SRI LANKAN BOMBINGS
Updated Coverage Of The Sri Lankan Bombings
April 24, 2019
Citizens of Sri Lanka live in terror as nine bombs in total were detonated on Sunday in the country’s capital city of Colombo. This marks the deadliest instance in the country’s history since the civil war in Sri Lanka ended. At approximately 9:05 A.M, Sri Lankan time, an explosion took place in Shangri-La Hotel in Colombo. “We are deeply saddened and shocked by the incident and our thoughts and prayers are with the families of the casualties and those who have been affected,” the company stated.
At least eight explosions were reported in attacks on churches and hotels against Sri Lanka. Each church was bombed during their Easter service. “You can see pieces of flesh thrown all over the walls and on the sanctuary and even outside of the church,” a minister of one of the churches stated.
The seventh explosion occurred in front of a zoo in Dehiala, which is about twenty minutes outside of the capital. Police have urged citizens to stay in their homes and have issued a mandatory curfew. The country has currently shut down most of the social media connection for hope it would help stop the spread of fake news about the attacks.
A six-foot long pipe bomb was found Sunday night on a road leading to the Bandaranaike International Airport. Officials also found 87 bomb detonators at a private terminal of the Central Bus Stand in Colombo on Monday morning.
Currently, thirty-nine tourists were killed in the bombings on Easter Sunday, while twenty- eight are currently receiving hospital treatment. 321 people have been killed in total. “I wish to assure the tourism industry that the government has taken every possible measure to ensure the safety of the public and all tourists who are in the country. The three-armed forces along with the police have put in place a comprehensive security plan covering hotels, resorts and places of tourist interest,” John Amaratunga, the minister of tourism, wildlife and Christian religious affairs, said in a statement.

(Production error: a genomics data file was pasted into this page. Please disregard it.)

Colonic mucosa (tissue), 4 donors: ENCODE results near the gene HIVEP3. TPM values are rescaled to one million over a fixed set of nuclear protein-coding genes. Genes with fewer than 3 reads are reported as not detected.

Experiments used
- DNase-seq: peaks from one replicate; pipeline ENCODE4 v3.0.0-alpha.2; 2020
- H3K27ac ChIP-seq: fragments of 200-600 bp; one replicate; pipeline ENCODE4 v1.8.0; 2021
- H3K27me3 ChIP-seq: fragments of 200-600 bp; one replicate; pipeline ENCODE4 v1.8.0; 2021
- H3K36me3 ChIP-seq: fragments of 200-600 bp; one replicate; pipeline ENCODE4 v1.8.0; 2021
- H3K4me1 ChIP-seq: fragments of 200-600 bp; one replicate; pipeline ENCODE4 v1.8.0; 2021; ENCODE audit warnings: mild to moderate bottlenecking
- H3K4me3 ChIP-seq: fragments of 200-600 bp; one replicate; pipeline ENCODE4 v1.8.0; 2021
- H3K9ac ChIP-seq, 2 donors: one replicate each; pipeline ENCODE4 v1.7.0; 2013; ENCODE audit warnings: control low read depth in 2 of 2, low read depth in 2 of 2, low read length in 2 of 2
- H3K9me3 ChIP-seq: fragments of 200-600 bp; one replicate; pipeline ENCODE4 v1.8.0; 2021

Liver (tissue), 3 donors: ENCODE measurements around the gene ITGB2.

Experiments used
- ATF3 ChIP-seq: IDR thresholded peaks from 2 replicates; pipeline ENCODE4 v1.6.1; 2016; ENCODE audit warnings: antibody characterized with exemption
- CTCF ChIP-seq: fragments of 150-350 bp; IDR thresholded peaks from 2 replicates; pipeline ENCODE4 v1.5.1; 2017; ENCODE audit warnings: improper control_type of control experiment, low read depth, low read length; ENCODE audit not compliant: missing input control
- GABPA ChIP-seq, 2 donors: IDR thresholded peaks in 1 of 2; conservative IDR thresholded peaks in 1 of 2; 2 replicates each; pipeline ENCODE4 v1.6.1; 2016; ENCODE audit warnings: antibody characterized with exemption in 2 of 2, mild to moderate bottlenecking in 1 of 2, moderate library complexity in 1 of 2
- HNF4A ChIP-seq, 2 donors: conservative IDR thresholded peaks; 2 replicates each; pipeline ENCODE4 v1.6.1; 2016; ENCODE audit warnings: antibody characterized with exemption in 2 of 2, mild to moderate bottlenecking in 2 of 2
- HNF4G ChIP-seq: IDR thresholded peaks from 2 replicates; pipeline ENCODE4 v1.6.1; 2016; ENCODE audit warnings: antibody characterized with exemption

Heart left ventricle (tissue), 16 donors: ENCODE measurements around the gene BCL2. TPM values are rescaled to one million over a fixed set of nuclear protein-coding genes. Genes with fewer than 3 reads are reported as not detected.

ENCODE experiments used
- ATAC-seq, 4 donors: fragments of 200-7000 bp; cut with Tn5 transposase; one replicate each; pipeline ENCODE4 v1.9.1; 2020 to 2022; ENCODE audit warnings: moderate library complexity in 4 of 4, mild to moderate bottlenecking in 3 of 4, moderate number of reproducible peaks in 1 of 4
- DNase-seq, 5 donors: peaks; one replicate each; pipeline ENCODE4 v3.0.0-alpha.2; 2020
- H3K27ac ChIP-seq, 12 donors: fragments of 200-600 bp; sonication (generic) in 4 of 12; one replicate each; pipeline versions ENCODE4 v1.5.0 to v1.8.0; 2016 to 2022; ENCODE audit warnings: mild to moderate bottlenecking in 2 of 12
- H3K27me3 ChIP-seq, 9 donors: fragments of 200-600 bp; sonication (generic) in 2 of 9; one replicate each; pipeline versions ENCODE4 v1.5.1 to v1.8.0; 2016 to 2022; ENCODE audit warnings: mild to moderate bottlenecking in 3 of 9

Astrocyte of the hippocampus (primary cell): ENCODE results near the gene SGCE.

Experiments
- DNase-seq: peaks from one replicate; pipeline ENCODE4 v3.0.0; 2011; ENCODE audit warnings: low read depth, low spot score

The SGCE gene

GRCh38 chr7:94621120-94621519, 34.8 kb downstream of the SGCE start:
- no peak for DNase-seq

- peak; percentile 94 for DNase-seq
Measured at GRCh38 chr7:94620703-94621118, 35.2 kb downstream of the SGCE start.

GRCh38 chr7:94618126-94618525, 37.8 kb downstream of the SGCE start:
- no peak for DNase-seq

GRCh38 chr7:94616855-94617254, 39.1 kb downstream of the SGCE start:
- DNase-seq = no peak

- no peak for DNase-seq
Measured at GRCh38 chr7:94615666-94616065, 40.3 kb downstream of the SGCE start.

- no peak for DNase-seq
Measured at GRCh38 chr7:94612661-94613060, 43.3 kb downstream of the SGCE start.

ISIS has taken responsibility for the attacks, saying its fighters ran the operation, but there is currently no evidence of direct involvement. Twenty-four people have been arrested in connections to the bombings.
UPDATE: Inshan Seelavan, one of the suicide bombers of the Shangri-La hotel and a local factory owner, has been identified as the mastermind behind the attacks. The President has asked for the resignation of the country’s defense minister, Hemasiri Fernando, and the country’s police chief, Pujith Jayasundara. Before the bombings, leaders of India warned Sri Lankan leaders of the attacks. Three warnings were issued to the country. One on April fourth, another on April twentieth. The last warning was issued the morning of the attack. Sri Lankan officials have acknowledged that they received the information about the possible attacks, but the President and Prime Minister have stated that they did not receive the information.